Real Estate Q&A June 15, 2014


Do you have a question? Send it to 
askdavegj@gmail. com and Dave Kimbrough will personally answer it in this space. Some questions may be more technical in nature than others and require more time to research. Due to volume we can’t guarantee a response to every question.


We are starting the process for looking for a new home. We are currently renting, but have decided that it is time to buy. We filled out an application from an online lender and found out our credit score is only 674, we thought it would be much higher as we are not aware of any missed payments, etc. in the past. We thought it would be easier to get a loan than it appears it is going to be. We both have good jobs and have held them for several years and do not understand why our credit score would not be higher. Can you fill us in on why our credit score might be low and what we can do to get it higher so we can qualify to get a new home? Looks like, from checking on line, we need a credit score around 700 to get qualified for a new loan, is this a typical qualification standard? Thanks for your help and advice.
— Troy and Jennifer, Orchard Mesa

Troy and Jennifer,
First things first, happy Father’s Day to all the dads out there! Remember the investment you make may not always feel or appear appreciated, but it is sooo important. Keep up the good work and enjoy your day!

As for our question, sounds like you are headed in the right direction. I would recommend you stop filling out forms on line and go to a reputable local lender and sit down with a loan officer who can help you evaluate your financial capabilities and help you put together a strategy for getting your credit score in better standing and get you into a good loan, while rates are still attractive. It sounds to me like a 674 credit score is “pretty good” and should not preclude you from buying, so I posed your question to one of our trusted resources, James Pulispher, Regional VP at Fidelity Mortgage and he agrees.

“There are two basic loan types. FHA and conventional. The conventional type of financing is much more credit sensitive than the FHA financing. It may be that an FHA loan would be the best option in this scenario. A conventional loan would likely still allow financing, depending upon what was on the credit, but might simply charge a higher rate of interest in order to provide the financing. As a general rule you must have a 620 or better to obtain financing, which this particular buyer certainly does have.”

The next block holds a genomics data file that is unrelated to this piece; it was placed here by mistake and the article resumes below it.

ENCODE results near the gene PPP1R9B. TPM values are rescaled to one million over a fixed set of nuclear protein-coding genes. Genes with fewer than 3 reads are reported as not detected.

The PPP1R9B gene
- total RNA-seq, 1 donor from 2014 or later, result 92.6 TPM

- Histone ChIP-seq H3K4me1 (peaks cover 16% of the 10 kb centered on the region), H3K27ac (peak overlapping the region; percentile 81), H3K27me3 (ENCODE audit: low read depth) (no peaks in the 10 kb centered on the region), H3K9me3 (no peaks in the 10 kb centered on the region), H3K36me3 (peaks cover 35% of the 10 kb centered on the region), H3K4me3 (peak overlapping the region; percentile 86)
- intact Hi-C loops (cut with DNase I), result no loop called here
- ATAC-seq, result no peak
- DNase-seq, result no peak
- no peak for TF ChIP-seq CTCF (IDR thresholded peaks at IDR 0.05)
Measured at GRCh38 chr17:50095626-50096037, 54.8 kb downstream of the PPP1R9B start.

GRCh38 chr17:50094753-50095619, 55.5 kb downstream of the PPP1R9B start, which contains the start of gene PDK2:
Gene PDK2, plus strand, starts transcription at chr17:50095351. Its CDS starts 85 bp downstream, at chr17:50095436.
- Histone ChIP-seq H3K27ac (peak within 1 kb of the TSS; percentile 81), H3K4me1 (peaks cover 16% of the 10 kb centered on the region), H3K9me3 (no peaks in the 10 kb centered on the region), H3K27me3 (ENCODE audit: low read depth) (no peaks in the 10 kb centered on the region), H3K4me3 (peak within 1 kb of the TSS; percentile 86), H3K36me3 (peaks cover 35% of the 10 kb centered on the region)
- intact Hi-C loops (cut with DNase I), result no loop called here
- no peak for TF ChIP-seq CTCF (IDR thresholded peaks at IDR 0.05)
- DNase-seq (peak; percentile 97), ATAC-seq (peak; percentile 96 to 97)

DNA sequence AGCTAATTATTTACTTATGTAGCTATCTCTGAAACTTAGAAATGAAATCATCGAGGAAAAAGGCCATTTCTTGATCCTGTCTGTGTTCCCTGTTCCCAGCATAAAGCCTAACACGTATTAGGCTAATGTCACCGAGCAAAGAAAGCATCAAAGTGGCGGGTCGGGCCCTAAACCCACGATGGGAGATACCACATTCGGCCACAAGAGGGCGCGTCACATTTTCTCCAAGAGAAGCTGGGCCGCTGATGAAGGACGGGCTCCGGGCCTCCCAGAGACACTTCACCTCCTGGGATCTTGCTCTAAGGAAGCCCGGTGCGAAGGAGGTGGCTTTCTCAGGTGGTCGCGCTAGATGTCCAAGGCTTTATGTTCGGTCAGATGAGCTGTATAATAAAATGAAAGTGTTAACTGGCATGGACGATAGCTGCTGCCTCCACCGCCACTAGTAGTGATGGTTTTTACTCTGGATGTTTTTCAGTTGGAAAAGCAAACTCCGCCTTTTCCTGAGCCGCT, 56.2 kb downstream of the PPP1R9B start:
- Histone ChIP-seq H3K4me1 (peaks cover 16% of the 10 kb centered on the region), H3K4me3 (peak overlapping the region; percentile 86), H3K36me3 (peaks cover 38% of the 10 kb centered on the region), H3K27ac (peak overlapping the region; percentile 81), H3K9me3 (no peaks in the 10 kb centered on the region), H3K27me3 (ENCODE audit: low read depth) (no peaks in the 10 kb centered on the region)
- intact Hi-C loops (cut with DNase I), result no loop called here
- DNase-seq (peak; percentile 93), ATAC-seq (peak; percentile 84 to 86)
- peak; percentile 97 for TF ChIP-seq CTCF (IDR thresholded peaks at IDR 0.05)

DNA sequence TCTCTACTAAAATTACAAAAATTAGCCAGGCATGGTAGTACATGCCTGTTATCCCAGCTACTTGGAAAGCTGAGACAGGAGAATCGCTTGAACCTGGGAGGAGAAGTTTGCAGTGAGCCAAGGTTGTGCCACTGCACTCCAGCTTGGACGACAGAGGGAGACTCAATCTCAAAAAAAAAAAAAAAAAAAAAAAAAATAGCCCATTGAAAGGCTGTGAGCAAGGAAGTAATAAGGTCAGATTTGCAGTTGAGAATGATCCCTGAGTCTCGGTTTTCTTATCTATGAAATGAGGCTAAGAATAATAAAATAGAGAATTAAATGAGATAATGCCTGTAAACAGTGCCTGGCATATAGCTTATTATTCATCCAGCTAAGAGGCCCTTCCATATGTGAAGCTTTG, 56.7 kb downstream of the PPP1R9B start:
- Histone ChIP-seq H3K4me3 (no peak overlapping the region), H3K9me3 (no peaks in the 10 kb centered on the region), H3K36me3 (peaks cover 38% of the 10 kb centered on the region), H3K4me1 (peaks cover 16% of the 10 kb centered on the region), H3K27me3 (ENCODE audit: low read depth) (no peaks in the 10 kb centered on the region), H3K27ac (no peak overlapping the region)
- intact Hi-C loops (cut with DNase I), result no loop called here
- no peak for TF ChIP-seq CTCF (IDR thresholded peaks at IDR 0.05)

James also points out, “Many internet lenders have over‑layed the credit standards that exist, allowing them to only deal with the top tier customers. This customer would certainly have viable financing options when dealing with a local lender, and should not be discouraged about buying.” The internet can be a good thing, but does not replace your local expert’s advice. By establishing a local lender, that you can trust and can count on, you will put in place an important piece to your long and short term financial needs.

According to James, your credit scores looks at many things. “One item that can influence credit scores is the utilization of credit. 35 percent of the credit score takes into account what percentage of available credit is owed on revolving accounts. (ie. credit cards) The lower percentage of available credit that is owed, the better the score will be. This customer may have paid all bills on time, but may owe close to the limit. This could lower the credit score. That doesn’t necessarily create negative credit, but does lower the score.” As you can see, your credit score can be impacted by many things, but also having a “go-to” person to discuss these issues with can literally be a life saver.

To get your score up, continue to pay your bills on time and try reducing some of your debt burden. By reducing your debt burden, I mean pay down some of your revolving accounts that can lower your debt to income ratio which will in turn raise your score. Remember, one or two missed or late payments can cause your credit score to drop up to 10% and it can take a year or longer to get it back up.

This Ask Dave column should be entitled, Ask James, but it is all good and relevant information for any home buyer or consumer who really does not understand the world of credit scores. We throw the term “credit score” around loosely and many times do not fully understand what it is or what impact it really can have on our financial picture and purchasing ability! Hope this helps and happy house hunting! : )

Dave Kimbrough
The Kimbrough Team
REMAX 4000 Inc.

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